With market volatility continuing, Niall Aitken, Investment Actuary, reflects on the future for Gilts and the role they play in our Governed Range portfolios.
With a December General Election confirmed for the first time in nearly a century and Brexit delayed until next year, 2019 shows no signs of ending more settled than it began. A lot of commentary in the markets has been focused on equity movements, but we’ve also seen some big moves in Gilt prices and so it seems a good time to share some insight into Gilts and how this translates to our portfolios.
We’re in a historically low yield environment and logically this suggests that the only way from here is up. In truth this has been the case for years and hitting a new low is an almost weekly occurrence.
The diagram below shows yields have continually fallen during the last five years other than a bit of a jump in 2016 following the EU referendum when nervousness about the outlook for the UK market caused a Gilt sell off.
The driver behind this fall in yields can be traced back to the 2008 global financial crisis when the Bank of England, along with most other central banks across the globe, cut interest rates aggressively and started buying Gilts on a huge scale in an attempt to boost their economies. Lower rates make the returns available on cash look less attractive when compared with other options, like Gilts. This high demand has pushed up bond prices which, in turn, has driven yields down to the current historically low levels.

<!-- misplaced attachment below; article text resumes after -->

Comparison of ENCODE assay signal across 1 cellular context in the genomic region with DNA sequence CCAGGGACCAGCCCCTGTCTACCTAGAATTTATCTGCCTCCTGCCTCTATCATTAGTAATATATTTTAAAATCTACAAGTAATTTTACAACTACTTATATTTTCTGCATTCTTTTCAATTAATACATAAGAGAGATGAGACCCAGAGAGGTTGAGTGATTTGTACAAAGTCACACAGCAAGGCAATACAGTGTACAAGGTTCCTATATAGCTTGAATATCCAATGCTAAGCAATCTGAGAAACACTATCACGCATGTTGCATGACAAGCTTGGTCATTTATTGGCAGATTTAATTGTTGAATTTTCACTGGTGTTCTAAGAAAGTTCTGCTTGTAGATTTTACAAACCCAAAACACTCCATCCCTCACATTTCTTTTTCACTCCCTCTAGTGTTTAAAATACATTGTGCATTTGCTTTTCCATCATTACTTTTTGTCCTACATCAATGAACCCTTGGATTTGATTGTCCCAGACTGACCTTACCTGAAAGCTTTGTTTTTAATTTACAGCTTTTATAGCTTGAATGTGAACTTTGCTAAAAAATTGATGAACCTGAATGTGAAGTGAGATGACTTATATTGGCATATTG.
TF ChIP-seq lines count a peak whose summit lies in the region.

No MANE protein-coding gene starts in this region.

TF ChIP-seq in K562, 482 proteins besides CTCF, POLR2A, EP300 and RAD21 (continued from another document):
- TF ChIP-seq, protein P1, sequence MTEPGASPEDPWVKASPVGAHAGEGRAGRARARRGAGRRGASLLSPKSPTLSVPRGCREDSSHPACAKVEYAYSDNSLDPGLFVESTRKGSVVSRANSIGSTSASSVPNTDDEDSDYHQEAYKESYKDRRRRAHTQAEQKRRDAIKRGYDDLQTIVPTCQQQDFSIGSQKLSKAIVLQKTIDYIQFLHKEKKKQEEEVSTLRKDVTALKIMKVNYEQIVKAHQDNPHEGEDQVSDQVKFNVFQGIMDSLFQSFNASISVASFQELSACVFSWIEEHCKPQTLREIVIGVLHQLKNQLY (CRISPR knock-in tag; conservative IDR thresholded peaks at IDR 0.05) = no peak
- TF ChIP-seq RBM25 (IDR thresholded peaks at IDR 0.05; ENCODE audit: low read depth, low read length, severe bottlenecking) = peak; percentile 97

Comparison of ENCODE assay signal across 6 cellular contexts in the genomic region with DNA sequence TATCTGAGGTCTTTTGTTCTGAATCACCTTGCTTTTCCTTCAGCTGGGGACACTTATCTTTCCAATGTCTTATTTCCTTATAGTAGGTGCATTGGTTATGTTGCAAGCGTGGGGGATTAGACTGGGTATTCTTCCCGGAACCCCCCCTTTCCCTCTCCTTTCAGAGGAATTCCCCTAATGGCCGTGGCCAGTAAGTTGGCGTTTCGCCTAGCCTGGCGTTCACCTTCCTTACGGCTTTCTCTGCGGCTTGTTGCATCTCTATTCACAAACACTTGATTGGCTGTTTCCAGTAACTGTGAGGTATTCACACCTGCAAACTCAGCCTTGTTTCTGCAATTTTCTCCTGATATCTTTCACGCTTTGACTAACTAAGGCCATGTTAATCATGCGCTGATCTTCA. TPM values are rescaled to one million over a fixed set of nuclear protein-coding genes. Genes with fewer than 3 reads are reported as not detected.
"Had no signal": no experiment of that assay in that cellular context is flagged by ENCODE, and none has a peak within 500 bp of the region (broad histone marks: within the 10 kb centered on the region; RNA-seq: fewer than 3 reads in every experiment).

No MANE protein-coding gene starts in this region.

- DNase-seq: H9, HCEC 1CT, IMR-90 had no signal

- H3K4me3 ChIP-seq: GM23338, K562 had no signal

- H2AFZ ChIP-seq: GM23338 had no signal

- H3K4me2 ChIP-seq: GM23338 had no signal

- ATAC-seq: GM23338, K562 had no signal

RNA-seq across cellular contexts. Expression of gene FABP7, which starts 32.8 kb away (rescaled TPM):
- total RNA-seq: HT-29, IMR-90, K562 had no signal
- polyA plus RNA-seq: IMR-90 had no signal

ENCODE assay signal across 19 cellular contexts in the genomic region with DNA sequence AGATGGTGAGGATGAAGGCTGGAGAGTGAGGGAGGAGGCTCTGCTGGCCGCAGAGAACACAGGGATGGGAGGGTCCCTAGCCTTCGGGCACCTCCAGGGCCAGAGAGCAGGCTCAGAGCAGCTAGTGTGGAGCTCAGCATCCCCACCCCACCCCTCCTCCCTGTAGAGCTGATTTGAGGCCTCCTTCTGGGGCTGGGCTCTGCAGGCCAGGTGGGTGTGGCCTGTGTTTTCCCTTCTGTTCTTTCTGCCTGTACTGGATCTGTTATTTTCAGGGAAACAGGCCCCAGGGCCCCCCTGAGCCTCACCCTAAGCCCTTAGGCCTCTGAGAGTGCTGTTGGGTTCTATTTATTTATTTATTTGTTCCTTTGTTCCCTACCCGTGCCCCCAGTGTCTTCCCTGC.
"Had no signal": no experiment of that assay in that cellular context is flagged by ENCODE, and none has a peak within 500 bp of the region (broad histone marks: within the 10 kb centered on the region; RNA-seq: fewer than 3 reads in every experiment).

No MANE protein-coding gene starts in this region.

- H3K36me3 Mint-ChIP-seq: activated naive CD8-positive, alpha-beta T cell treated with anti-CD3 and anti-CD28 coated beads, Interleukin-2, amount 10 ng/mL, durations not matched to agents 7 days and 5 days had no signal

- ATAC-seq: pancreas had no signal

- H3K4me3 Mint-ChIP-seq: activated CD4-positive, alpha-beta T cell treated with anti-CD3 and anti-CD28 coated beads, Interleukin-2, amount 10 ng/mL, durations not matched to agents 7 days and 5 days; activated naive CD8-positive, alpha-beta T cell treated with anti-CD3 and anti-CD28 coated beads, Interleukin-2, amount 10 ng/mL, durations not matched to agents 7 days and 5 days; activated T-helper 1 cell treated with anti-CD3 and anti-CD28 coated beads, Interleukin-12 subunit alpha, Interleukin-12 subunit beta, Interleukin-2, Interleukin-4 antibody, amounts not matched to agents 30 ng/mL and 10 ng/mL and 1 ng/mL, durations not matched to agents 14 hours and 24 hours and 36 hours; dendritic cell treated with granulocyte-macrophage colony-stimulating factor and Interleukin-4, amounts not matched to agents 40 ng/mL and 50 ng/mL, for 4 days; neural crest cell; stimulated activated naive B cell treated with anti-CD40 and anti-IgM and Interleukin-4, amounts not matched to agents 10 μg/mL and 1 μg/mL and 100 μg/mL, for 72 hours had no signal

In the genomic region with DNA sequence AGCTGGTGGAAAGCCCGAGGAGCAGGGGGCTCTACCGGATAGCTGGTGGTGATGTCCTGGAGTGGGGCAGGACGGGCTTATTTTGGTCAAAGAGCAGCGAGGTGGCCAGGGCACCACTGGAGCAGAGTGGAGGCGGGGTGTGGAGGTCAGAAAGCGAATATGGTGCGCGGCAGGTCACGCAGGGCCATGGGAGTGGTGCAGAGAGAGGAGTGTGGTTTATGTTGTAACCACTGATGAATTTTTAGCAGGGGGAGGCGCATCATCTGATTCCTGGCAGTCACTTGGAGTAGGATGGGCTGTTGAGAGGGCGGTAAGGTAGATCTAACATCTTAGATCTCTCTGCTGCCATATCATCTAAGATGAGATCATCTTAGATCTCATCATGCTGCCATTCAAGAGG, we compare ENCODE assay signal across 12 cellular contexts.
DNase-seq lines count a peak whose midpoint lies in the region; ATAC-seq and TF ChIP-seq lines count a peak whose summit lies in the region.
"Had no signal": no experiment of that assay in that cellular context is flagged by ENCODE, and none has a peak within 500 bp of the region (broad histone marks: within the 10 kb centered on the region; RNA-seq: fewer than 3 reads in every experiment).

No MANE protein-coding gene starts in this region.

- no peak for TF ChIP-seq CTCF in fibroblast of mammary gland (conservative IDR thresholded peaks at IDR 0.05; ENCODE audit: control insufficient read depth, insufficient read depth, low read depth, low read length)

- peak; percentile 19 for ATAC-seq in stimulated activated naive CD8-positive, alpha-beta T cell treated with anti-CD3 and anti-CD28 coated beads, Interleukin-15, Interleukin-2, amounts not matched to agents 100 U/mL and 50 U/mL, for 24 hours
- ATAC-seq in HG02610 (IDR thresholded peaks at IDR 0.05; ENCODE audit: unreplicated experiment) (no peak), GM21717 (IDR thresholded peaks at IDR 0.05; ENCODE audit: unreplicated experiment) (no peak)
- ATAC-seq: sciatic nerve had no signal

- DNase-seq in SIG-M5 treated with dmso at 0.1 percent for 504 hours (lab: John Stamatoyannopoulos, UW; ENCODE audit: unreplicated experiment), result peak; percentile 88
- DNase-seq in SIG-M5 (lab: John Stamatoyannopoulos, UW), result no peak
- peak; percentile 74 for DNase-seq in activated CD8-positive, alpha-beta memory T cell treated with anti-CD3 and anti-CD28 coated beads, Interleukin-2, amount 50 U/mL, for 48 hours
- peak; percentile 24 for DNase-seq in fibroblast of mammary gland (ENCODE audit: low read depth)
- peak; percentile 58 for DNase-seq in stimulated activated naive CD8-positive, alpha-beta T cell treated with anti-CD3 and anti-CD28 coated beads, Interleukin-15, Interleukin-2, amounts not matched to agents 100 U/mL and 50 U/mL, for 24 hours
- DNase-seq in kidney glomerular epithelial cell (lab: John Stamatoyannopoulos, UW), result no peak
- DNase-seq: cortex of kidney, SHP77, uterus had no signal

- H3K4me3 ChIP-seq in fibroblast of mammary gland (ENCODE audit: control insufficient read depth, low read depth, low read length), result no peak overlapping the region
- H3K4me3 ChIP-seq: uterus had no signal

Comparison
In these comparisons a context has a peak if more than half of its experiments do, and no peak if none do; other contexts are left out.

The future outlook is uncertain and will mainly depend on what you think will happen to interest rates. Under a low growth and inflation scenario there will be no real pressure or requirement to raise rates- however, there’s obviously far more room for rates to rise than fall. Our current view is that a lower for longer position will continue with a bounce back to historic levels highly unlikely.
Within our Governed Range although we’re tactically underweight Gilts across our portfolios we believe that they are still an important part of a diversified portfolio. They help provide shelter during periods of heightened volatility and also provide a valuable link to the change in the price of annuities for those approaching retirement.
However, if rates were to rise quickly Gilt holdings would be challenged and it’s important to have both the capacity to tactically adjust your longer term allocations and to diversify your defensive assets within a portfolio. For these reasons we empower Royal London Asset Management to tactically adjust our portfolios from their long term benchmarks and we also include a range of assets across the fixed interest spectrum as well as allocations to absolute return and cash.
For more information read our latest market update